I'm going to add some updated info and references to @max-malysh's excellent answer above.
In short, if you do something on the master, it needs to be replicated on the slave. Postgres uses WAL records for this, which are sent after every logged action on the master to the slave. The slave then executes the action and the two are again in sync. In one of several scenarios, you can be in conflict on the slave with what's coming in from the master in a WAL action. In most of them, there's a transaction happening on the slave which conflicts with what the WAL action wants to change. In that case, you have two options:
- Delay the application of the WAL action for a bit, allowing the slave to finish its conflicting transaction, then apply the action.
- Cancel the conflicting query on the slave.
We're concerned with #1, and two values:
max_standby_archive_delay - this is the delay used after a long disconnection between the master and slave, when the data is being read from a WAL archive, which is not current data.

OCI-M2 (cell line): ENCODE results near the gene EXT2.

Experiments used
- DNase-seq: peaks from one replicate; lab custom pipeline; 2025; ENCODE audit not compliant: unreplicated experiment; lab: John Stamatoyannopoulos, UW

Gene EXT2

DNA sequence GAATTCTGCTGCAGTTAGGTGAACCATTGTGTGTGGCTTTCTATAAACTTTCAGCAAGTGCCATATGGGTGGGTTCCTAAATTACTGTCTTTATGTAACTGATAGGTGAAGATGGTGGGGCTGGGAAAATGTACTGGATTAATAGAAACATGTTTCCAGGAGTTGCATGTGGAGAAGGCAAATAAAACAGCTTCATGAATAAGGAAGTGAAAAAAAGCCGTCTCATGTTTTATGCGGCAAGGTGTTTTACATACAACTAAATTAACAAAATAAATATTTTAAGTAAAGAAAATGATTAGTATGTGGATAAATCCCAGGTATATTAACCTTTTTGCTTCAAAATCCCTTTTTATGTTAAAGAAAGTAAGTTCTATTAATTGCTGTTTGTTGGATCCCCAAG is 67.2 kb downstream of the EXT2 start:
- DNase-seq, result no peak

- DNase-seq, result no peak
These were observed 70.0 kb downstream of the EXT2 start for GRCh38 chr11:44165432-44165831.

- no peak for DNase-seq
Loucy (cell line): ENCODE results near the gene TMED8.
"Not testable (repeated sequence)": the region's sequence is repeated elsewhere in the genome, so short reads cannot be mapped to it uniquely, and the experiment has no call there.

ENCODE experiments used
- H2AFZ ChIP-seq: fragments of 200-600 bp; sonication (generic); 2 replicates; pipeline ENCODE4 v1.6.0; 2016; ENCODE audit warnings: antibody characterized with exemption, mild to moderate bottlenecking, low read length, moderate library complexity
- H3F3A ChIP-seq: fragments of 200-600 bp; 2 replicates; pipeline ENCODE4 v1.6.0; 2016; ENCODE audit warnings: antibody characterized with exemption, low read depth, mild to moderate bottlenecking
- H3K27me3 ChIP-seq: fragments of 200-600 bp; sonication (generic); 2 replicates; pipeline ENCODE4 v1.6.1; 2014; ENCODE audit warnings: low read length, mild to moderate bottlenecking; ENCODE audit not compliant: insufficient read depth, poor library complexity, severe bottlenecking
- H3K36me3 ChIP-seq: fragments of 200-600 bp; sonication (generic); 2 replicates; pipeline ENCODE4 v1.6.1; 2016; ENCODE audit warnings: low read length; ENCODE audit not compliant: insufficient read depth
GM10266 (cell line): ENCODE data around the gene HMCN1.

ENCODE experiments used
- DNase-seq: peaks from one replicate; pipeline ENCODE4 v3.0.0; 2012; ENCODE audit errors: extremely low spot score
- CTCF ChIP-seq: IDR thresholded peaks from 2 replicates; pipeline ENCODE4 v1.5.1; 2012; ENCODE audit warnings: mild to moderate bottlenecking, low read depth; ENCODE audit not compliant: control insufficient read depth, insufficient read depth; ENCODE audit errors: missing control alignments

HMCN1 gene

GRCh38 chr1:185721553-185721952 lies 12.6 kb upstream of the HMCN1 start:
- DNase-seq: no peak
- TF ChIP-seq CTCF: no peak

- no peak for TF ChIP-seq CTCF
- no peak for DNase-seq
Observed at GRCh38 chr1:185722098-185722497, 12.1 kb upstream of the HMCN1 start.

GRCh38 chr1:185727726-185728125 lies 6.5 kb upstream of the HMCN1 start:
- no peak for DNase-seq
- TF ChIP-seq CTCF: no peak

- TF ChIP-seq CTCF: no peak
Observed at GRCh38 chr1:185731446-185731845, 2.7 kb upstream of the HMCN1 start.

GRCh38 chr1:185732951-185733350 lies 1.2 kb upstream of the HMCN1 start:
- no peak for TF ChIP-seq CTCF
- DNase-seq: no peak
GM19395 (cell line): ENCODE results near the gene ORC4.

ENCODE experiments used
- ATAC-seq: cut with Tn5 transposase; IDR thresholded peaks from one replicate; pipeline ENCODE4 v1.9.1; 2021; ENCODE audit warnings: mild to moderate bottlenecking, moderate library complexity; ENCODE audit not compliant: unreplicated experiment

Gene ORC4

max_standby_streaming_delay - delay used for cancelling queries when WAL entries are received via streaming replication.
Generally, if your server is meant for high availability replication, you want to keep these numbers short. The default setting of
30000 (milliseconds if no units given) is sufficient for this. If, however, you want to set up something like an archive, reporting- or read-replica that might have very long-running queries, then you'll want to set this to something higher to avoid cancelled queries. The recommended
900s setting above seems like a good starting point. I disagree with the official docs on setting an infinite value
-1 as being a good idea--that could mask some buggy code and cause lots of issues.
The one caveat about long-running queries and setting these values higher is that other queries running on the slave in parallel with the long-running one which is causing the WAL action to be delayed will see old data until the long query has completed. Developers will need to understand this and serialize queries which shouldn't run simultaneously.
For the full explanation of how
max_standby_streaming_delay work and why, go here.